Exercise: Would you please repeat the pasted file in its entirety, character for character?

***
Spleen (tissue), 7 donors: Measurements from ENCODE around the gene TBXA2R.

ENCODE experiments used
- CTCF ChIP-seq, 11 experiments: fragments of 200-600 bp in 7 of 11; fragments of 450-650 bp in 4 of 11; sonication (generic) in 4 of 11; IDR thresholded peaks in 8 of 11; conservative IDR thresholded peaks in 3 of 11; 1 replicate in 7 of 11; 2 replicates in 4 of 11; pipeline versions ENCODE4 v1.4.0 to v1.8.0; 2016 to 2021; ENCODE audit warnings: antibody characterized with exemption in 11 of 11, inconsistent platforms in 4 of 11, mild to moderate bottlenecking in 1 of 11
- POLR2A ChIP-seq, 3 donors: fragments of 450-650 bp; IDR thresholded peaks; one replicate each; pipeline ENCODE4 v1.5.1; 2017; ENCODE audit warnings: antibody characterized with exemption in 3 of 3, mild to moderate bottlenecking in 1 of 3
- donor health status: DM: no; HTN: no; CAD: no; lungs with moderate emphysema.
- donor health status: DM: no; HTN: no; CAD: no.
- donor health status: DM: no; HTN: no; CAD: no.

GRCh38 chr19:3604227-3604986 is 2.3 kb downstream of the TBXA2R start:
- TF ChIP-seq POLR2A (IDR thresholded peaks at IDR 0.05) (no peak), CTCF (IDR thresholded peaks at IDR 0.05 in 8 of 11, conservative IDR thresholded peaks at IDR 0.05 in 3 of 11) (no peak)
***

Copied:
Spleen (tissue), 7 donors: Measurements from ENCODE around the gene TBXA2R.

ENCODE experiments used
- CTCF ChIP-seq, 11 experiments: fragments of 200-600 bp in 7 of 11; fragments of 450-650 bp in 4 of 11; sonication (generic) in 4 of 11; IDR thresholded peaks in 8 of 11; conservative IDR thresholded peaks in 3 of 11; 1 replicate in 7 of 11; 2 replicates in 4 of 11; pipeline versions ENCODE4 v1.4.0 to v1.8.0; 2016 to 2021; ENCODE audit warnings: antibody characterized with exemption in 11 of 11, inconsistent platforms in 4 of 11, mild to moderate bottlenecking in 1 of 11
- POLR2A ChIP-seq, 3 donors: fragments of 450-650 bp; IDR thresholded peaks; one replicate each; pipeline ENCODE4 v1.5.1; 2017; ENCODE audit warnings: antibody characterized with exemption in 3 of 3, mild to moderate bottlenecking in 1 of 3
- donor health status: DM: no; HTN: no; CAD: no; lungs with moderate emphysema.
- donor health status: DM: no; HTN: no; CAD: no.
- donor health status: DM: no; HTN: no; CAD: no.

GRCh38 chr19:3604227-3604986 is 2.3 kb downstream of the TBXA2R start:
- TF ChIP-seq POLR2A (IDR thresholded peaks at IDR 0.05) (no peak), CTCF (IDR thresholded peaks at IDR 0.05 in 8 of 11, conservative IDR thresholded peaks at IDR 0.05 in 3 of 11) (no peak)